This poster/flyer announces 2 separate events happening soon at different locations in the Boston area; my exhibit at the New England Quilt Museum in Lowell, MA and my lecture with the Rising Star Quilt Guild in Lexington, MA. Do you want copies of your own? It’s available in a PDF file for you to print out on an 8.5 x 11 sheet of paper. Just request it in a comment and I’ll send you the PDF file via e-mail. Don’t worry, your e-mail address does not appear publicly.
I’d love some help spreading the word about these events to interested people, so please feel free to distribute and post the poster.
I am happy to announce that the Pocketful of Posies traveling exhibit will be displayed at the New England Quilt Museum in Lowell, MA from Nov. 21st ~ Dec. 28th. I’m planning to take down the show and pack up the artwork in the afternoon on Dec. 28th, so get there early if you want to see everything hung that day. But, don’t wait until the last day– go see it soon and then return with your friends! It’s also a good time of year for families in the Boston area to go during the Thanksgiving and Christmas vacations. As you know, this show is not just for children, but for all who delight in handwork and the imagination.
The original illustrations are being hung in the classroom gallery, which recently had museum lighting installed and it looks really nice. Half of the total collection of 50 pieces will be in Lowell, while the other half are currently being shown at the Cape Cod Museum of Art, in Dennis, MA until Jan. 26th, 2014. Both exhibits have been on the schedule for quite some time, so It’s feels good to finally have them up and running!
I am happy to say that the RABBITAT film has been viewed over 8000 times! Find links to blog posts about the process of making my piece, Rabbitat here. A great big thank you to filmmakers Daniel Cojanu and Elise Hugus from UnderCurrent Productions for encapsulating my work in such an engaging way for 7 minutes. For those of you who haven’t yet seen the film or want to look at it again, here it is:
This is a selection of photos from our recent trip to Ireland that didn’t necessarily fit into one of the previous categories. They are taken on the streets of Galway, out in the countryside and in pubs and shops in various towns and villages.
On Monday, Rob and I drove to the Cape Cod Museum of Art in Dennis, Massachusetts, which is about an hour drive down Cape from Falmouth. We delivered 25 original illustrations from Pocketful of Posies, which will be displayed from now until January 26, 2014. My exhibit is in a gallery space just off of the main room of the museum. It’s an intimate, bright space, painted in a warm golden color, which is perfect for my small pieces. We placed the frames in groups on the floor in front of the walls, to be hung later by the museum staff.
I brought some dolls and objects to put in a nice display case in the corner. I wish that Rob had told me to pull down my shirt in back for the photo, but he doesn’t notice those kind of things.
I’m glad to have the opportunity to show some of my sculptural work in the case, which spans from 1979 to the present. Soon, I’ll be heading back to the museum, so that I can speak to the docents and give them some background information about the exhibit. At that time, it’ll be a good opportunity to take more pictures of the show all hung. And then, after the holidays, I’ll return to give an artist talk to the public on Sat., January 4th at 2:00 pm. I hope that some of you live close enough to see the show!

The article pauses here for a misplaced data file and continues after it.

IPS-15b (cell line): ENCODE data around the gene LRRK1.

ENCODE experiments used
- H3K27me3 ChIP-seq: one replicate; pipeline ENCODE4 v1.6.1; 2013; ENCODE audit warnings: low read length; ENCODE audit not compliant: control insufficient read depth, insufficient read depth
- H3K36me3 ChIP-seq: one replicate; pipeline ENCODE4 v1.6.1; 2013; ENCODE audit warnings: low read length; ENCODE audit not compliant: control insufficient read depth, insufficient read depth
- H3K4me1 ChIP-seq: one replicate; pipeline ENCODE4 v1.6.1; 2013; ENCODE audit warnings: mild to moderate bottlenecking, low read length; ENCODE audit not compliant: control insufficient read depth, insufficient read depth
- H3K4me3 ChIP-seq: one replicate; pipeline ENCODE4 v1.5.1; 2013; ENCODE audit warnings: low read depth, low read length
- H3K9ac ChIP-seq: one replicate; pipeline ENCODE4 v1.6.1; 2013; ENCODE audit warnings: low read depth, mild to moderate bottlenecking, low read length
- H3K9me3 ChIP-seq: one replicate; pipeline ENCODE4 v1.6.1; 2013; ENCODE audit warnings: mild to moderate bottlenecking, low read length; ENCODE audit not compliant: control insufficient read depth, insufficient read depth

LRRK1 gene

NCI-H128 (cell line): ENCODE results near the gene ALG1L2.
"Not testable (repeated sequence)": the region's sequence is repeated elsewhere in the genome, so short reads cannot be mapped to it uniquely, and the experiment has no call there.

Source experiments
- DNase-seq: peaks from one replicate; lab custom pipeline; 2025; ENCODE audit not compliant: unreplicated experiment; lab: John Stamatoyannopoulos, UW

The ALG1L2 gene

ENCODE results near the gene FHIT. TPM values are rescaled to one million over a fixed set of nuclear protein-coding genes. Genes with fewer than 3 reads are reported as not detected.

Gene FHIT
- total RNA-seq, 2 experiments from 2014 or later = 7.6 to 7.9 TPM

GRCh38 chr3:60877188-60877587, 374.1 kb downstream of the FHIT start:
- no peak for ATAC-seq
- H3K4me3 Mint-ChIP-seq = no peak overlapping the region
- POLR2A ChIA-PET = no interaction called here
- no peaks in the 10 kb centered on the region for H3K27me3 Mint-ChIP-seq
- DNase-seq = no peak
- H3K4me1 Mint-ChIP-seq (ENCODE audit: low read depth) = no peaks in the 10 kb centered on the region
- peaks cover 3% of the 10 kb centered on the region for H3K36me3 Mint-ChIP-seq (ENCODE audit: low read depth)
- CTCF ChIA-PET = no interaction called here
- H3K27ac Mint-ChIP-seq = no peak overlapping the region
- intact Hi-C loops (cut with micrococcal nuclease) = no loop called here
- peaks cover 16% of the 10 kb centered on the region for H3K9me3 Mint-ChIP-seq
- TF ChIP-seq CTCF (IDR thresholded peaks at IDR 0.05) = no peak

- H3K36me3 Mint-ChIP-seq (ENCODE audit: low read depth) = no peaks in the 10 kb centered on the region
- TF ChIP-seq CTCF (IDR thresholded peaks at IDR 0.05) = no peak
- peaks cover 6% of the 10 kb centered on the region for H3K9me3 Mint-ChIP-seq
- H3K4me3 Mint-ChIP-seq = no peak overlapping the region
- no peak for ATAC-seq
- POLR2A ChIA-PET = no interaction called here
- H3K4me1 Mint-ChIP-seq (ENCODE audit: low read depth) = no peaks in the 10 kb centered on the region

I just wanted to show that I am indeed working in my studio these days, a lot. Every day, if I can manage it. I’m so tempted to show what I’m making in detail, because it’s exciting and fun, but that will have to wait until 2015, when my updated version of Felt Wee Folk will be published. With design pirating in the news (see Mimi Kirchner’s post about the Cody Foster situation here), I have to be more protective of my ideas, so I’m showing pictures with the dolls at a good arms length. The book’s deadline is only a few months away and I have so much to do before then! There are more new projects to make, rewriting and adding more directions, constructing scenes for photographing finished dolls, as well as getting good photos. Phew! I’m getting nervous, just typing these words.
I recently put together a set to display a group of new dolls for the book. Here’s a behind-the-scenes look at what’s involved. As you can see, the domed hill top is an upside down wooden bowl, which is raised up with blocks of wood and covered with pieces of green felt. I brought the whole scene outside to have it’s photo taken. We had a short window of time to do the photography. The day before had been so windy that chairs were knocked over on our patio. Yesterday’s calm, cloud filled sky gave us even light, so I rushed to set everything up. It took about an hour to cover the hillside with moss and position the dolls.
I propped up a foam core board with felt attached for the background sky. Rob took photos of the scene.
Here are some more photos taken at a respectable distance. I’m reusing the precious moss in several scenes. As long as I keep working at this pace, I’ll get the book done in time.